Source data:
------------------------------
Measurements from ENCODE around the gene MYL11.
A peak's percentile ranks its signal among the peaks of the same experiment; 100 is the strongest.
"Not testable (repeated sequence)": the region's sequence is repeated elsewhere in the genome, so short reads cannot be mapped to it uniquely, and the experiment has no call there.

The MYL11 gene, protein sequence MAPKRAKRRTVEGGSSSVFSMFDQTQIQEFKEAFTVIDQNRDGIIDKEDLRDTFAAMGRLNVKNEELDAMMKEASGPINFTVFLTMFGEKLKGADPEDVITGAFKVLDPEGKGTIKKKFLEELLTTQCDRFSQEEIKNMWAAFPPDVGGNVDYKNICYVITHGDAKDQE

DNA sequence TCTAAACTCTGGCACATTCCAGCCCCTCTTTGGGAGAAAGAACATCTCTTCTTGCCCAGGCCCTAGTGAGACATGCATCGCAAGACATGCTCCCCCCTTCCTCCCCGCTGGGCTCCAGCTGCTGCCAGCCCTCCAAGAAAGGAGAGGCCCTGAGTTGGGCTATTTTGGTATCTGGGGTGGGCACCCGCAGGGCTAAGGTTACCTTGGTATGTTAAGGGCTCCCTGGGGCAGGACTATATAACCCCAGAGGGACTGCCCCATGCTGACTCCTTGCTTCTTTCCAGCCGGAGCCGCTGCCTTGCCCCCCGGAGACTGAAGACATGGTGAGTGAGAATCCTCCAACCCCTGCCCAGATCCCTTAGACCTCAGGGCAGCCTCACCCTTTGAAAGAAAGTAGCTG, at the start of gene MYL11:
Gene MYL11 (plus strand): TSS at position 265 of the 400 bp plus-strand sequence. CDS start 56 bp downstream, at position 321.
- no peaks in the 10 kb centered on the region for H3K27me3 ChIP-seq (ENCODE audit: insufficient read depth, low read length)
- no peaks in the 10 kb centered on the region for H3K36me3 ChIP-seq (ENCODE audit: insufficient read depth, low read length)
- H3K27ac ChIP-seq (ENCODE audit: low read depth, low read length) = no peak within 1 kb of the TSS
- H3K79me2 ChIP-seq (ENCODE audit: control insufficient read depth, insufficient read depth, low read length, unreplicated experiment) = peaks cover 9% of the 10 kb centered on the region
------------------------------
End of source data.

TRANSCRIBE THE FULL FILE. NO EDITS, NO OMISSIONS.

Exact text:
Measurements from ENCODE around the gene MYL11.
A peak's percentile ranks its signal among the peaks of the same experiment; 100 is the strongest.
"Not testable (repeated sequence)": the region's sequence is repeated elsewhere in the genome, so short reads cannot be mapped to it uniquely, and the experiment has no call there.

The MYL11 gene, protein sequence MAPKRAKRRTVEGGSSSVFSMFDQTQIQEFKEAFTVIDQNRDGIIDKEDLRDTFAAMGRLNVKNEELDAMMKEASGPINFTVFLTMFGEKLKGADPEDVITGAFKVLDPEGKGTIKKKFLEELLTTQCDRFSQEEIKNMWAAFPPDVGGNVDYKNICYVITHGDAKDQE

DNA sequence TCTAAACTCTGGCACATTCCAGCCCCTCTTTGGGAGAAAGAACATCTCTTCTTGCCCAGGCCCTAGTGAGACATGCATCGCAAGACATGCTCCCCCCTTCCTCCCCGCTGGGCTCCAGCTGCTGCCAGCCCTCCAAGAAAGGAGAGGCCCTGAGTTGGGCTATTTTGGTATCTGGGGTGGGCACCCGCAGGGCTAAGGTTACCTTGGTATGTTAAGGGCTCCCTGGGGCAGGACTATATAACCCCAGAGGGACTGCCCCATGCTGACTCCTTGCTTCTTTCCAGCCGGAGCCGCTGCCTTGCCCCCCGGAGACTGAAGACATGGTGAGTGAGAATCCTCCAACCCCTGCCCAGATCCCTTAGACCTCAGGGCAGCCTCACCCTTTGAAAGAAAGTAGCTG, at the start of gene MYL11:
Gene MYL11 (plus strand): TSS at position 265 of the 400 bp plus-strand sequence. CDS start 56 bp downstream, at position 321.
- no peaks in the 10 kb centered on the region for H3K27me3 ChIP-seq (ENCODE audit: insufficient read depth, low read length)
- no peaks in the 10 kb centered on the region for H3K36me3 ChIP-seq (ENCODE audit: insufficient read depth, low read length)
- H3K27ac ChIP-seq (ENCODE audit: low read depth, low read length) = no peak within 1 kb of the TSS
- H3K79me2 ChIP-seq (ENCODE audit: control insufficient read depth, insufficient read depth, low read length, unreplicated experiment) = peaks cover 9% of the 10 kb centered on the region